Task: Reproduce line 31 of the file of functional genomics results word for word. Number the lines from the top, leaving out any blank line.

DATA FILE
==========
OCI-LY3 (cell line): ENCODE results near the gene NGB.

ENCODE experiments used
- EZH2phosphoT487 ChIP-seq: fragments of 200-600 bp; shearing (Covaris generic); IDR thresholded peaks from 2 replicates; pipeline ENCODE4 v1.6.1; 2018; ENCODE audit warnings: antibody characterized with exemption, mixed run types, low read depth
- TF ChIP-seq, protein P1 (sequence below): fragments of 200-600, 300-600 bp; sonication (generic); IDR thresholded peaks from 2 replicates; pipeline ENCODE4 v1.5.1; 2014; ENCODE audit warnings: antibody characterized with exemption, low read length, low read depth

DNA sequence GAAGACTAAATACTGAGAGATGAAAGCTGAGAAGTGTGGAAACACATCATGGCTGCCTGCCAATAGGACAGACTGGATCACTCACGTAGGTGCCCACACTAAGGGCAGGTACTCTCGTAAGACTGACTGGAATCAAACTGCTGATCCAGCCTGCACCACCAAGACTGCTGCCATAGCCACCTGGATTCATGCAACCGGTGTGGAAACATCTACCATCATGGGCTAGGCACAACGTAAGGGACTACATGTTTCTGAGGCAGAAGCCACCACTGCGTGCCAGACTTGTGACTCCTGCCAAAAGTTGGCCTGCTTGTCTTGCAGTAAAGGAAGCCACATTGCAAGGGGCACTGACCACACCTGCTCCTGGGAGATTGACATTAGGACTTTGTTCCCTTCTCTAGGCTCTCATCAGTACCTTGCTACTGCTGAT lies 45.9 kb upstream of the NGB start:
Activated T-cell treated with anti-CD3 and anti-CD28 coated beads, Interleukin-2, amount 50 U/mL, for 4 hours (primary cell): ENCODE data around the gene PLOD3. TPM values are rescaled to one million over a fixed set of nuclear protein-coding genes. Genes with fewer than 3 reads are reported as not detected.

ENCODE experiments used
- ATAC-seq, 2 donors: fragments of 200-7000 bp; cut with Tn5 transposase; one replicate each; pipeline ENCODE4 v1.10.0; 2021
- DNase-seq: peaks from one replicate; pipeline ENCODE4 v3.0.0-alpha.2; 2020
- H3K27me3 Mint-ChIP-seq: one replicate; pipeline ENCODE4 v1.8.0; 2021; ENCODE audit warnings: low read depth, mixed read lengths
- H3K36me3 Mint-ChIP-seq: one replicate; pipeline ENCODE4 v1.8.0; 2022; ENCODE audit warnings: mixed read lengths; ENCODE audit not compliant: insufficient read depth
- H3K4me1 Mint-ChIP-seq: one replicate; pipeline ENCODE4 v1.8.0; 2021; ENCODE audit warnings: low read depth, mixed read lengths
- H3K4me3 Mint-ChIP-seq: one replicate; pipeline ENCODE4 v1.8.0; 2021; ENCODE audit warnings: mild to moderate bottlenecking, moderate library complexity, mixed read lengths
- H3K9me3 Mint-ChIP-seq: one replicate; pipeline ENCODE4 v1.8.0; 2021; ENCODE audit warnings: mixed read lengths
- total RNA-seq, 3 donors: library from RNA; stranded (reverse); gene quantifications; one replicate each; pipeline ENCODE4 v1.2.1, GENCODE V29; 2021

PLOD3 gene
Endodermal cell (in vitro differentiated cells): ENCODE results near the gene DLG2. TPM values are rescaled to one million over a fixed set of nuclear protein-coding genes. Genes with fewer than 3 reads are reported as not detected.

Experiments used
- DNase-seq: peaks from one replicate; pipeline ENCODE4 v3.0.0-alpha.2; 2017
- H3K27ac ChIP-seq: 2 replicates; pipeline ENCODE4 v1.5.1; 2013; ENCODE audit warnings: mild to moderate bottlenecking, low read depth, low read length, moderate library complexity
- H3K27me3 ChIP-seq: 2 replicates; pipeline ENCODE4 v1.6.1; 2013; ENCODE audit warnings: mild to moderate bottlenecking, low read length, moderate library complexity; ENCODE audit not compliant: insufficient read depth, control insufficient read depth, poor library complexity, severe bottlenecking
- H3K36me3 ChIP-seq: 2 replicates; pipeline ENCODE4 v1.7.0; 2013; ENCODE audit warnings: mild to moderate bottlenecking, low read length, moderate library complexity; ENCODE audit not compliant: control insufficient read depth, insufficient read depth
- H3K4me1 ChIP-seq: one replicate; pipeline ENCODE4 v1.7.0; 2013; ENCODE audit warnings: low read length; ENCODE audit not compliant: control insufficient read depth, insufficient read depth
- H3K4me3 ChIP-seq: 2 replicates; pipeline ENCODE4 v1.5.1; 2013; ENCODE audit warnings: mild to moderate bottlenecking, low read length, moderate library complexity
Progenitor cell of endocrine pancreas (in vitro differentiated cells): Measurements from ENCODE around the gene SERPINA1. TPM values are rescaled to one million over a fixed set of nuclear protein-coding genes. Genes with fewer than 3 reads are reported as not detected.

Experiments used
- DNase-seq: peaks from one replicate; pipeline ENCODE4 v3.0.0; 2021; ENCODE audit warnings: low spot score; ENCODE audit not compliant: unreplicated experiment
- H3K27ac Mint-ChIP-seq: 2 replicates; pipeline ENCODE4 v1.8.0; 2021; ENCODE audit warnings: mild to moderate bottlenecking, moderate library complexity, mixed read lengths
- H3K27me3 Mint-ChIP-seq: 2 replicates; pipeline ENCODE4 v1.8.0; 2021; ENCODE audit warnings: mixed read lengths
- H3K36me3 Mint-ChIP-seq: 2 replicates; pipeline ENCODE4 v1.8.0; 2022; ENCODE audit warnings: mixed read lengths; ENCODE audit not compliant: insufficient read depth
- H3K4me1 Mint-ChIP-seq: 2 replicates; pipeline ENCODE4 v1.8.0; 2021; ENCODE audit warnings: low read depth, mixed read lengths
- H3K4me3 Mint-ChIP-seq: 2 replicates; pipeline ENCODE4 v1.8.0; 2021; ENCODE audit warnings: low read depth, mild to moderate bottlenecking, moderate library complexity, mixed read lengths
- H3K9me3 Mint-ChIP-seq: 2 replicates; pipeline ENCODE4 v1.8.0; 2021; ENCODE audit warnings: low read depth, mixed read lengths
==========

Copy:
- H3K4me1 Mint-ChIP-seq: 2 replicates; pipeline ENCODE4 v1.8.0; 2021; ENCODE audit warnings: low read depth, mixed read lengths